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Napoleon

The conflagration of Moscow in 1812 and the fall of the French empire are two facts which cannot be separated, but to the name of Moscow is attached another name, that of Rostopchine. Count Fedor Wassiljavitch Rostopchine is connected with one of the greatest events in universal history. He caused a crisis which decided the fate of Russia and arrested the march of ascending France by giving the death blow to Napoleon. The latter, in admitting that Rostopchine was the author of his ruin, meant him when he said, "one man less, and I would have been master of the world."

Atonia Gastrica, by which term is understood abdominal relaxation and ptosis of viscera, is a subject of vast importance, as has been proved by the avalanche of literature it has caused during the last decade. The relation of some ailments to abdominal relaxation has only been recognized since the author's method of abdominal strapping has been adopted and extensively practiced. This book gives in attractive form all we know in regard to aetiology; it describes and treats on the significance of the plaster strapping as the most rational therapeutic measure.

During the night from October 18th. to October 19th., all soldiers were busy loading vehicles with provisions and baggage. On October 19th., the first day of the retreat, forever memorable on account of the misfortune and heroism which characterized it, the grand army presented a strange spectacle. The soldiers were in a fair condition, the horses lean and exhausted. But, above all, the masses following the army were extraordinary.

BY DR. ACHILLES ROSE, Honorary Member of the Medical Society of Athens. Member of the Committee on Nomenclature of the Medical Society of Athens.

G. E. STECHERT &COMPANY, 151-155 West 25th Street, New York. Price, $1.00.

About a mile and a half from Wiasma the enemy appeared to the left of the road, and his fire happened to strike the midst of the tail of the army, composed of disbanded soldiers without arms, with wounded and sick among them, and women and children. Every artillery discharge of the Russians caused frightful cries and a frightful commotion in the helpless mass.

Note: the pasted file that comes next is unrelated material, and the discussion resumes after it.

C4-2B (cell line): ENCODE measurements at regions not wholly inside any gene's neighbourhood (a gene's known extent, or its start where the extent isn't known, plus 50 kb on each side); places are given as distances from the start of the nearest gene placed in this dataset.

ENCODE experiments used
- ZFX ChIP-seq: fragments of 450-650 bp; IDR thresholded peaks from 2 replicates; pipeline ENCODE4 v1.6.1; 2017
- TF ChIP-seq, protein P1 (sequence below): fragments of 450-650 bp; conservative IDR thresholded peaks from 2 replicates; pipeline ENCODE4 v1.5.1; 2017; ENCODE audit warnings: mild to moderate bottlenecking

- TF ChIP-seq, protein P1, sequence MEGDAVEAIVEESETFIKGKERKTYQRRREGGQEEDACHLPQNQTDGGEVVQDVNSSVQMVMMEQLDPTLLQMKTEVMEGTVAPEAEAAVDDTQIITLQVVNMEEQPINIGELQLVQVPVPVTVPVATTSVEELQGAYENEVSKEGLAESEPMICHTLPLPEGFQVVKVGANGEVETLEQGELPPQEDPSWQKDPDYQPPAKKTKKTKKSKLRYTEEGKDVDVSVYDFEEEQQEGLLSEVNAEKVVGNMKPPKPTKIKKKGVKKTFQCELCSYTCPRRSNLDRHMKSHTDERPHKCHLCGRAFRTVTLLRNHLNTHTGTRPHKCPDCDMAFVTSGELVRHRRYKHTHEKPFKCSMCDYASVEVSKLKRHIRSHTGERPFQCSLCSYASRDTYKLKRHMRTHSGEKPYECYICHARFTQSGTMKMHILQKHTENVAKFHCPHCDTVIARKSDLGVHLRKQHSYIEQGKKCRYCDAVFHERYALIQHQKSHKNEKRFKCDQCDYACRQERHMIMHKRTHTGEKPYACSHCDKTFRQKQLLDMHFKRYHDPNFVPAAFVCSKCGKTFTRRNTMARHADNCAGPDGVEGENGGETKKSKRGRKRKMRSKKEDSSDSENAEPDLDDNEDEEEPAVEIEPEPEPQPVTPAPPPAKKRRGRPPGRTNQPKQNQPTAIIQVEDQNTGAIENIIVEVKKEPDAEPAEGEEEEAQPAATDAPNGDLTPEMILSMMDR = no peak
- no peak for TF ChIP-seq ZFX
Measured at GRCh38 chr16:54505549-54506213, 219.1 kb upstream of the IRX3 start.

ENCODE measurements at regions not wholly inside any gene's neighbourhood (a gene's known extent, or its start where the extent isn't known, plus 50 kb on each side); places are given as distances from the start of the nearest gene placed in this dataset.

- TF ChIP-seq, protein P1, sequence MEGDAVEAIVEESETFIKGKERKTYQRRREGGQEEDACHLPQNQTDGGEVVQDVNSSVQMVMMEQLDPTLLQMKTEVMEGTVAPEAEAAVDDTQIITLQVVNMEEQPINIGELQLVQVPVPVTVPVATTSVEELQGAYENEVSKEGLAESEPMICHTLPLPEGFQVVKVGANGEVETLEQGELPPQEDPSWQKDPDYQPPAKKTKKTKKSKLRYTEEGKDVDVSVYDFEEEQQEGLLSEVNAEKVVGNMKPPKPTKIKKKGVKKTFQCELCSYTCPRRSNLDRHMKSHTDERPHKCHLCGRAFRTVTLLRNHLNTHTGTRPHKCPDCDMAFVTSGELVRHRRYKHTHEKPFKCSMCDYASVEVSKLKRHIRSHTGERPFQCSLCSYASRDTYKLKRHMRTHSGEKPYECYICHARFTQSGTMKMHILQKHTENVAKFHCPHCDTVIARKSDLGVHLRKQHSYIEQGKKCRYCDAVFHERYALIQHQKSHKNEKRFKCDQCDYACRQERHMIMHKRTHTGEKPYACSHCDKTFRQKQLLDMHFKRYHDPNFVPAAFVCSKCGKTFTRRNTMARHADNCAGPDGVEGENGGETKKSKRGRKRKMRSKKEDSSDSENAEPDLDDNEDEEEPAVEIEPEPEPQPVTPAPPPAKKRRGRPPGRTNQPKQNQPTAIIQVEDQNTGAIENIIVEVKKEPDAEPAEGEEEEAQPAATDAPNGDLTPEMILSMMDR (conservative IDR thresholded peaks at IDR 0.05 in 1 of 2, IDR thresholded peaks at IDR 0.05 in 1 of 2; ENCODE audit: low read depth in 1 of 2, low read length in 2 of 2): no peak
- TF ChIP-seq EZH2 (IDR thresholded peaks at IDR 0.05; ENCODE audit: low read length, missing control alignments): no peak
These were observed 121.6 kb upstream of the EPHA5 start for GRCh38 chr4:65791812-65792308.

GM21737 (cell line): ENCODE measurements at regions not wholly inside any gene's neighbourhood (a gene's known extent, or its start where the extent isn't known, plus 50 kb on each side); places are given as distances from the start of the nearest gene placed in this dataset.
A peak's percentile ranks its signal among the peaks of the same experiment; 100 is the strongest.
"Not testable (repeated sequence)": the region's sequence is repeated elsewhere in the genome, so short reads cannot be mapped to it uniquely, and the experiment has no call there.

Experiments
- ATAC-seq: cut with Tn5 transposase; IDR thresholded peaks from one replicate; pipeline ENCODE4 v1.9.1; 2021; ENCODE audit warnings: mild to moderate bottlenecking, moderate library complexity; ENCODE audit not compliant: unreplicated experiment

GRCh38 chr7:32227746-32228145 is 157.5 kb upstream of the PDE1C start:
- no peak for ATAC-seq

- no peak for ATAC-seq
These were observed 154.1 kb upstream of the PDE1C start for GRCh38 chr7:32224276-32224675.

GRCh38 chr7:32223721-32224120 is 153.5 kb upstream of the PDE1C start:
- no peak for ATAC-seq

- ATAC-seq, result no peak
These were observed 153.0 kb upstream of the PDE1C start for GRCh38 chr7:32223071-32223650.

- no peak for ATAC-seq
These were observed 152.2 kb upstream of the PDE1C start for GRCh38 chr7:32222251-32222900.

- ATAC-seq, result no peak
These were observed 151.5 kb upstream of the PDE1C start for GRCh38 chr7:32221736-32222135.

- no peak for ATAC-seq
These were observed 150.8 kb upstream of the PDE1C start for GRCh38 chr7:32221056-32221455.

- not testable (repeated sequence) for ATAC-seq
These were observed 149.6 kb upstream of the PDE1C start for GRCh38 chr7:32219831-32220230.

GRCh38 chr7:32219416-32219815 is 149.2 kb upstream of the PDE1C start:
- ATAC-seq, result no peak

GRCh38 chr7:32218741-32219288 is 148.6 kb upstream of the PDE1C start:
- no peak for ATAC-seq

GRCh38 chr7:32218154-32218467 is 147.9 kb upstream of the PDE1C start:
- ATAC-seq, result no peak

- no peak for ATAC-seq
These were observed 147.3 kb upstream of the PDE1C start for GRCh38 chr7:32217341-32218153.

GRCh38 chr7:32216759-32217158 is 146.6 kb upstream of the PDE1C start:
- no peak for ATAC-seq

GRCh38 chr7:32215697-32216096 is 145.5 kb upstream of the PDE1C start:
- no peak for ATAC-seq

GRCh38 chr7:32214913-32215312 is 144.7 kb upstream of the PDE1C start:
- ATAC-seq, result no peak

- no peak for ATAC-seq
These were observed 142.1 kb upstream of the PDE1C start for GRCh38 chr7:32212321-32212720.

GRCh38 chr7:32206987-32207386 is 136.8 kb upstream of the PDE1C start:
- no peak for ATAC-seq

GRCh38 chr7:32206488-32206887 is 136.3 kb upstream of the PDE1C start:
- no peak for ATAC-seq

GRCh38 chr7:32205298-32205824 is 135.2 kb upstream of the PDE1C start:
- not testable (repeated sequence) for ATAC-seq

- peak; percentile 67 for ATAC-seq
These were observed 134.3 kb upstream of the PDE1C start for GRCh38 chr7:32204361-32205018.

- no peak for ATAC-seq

And the rear guard, in trying to make them advance, ill-treated them, the soldiers who had clung to the flag assumed the right to despise those who, either voluntarily or under compulsion, had abandoned it.

G. E. STECHERT &CO., 151-155 West 25th Street. Price, $1.00.

CONTENTS.

PREFACE. - A Political Retrospect on Greece. - The Hostility of the Great European Powers towards Greece Since the Establishment of the Greek Kingdom. - Pacifico Affair and Lord Palmerston. - Cretan Insurrections. - Latest War. - Greece's Future

CHAPTER I. - An Historical Sketch of Greek. - Relation of the Greek of To-day to the Greek of the Attic Orators. - Exposure of many Erroneous Views which have been Prevailing until Recently

In order to give an idea of the great difficulties the soldiers had to face, and examples of their heroic behavior under trying circumstances, let us relate the disaster of Vop.

His GRACE, ARCHBISHOP CORRIGAN, New York, wrote the day after having received the book: "Dear Doctor, Many thanks for your great courtesy in sending me a copy of your charming work, 'Christian Greece and Living Greek.' I have already begun its perusal, the chapter on the proper 'Pronunciation of Greek' naturally inviting and claiming immediate attention. I think you laugh Erasmus out of court. Now I must begin, if leisure be ever afforded me, to dip into Greek again, to learn to pronounce your noble language correctly.

All the corps marched to Smolensk where they expected to reach the end of all their misery and to find repose, food, shelter; in fact, all they were longing for.

Napoleon entered the city with his guards and kept the rest of the army, including the stragglers, out of doors until arrangements could have been made for the regular distribution of rations and quarters. But together with the stragglers the mass of the army became unmanageable and resorted to violence.

Surgeon Huber of the Wuerttembergians, writes to his friend, Surgeon Henri de Roos, who settled in Russia after the campaign of 1812, how he crossed the Beresina, and in this connection he describes the following dreadful episode:

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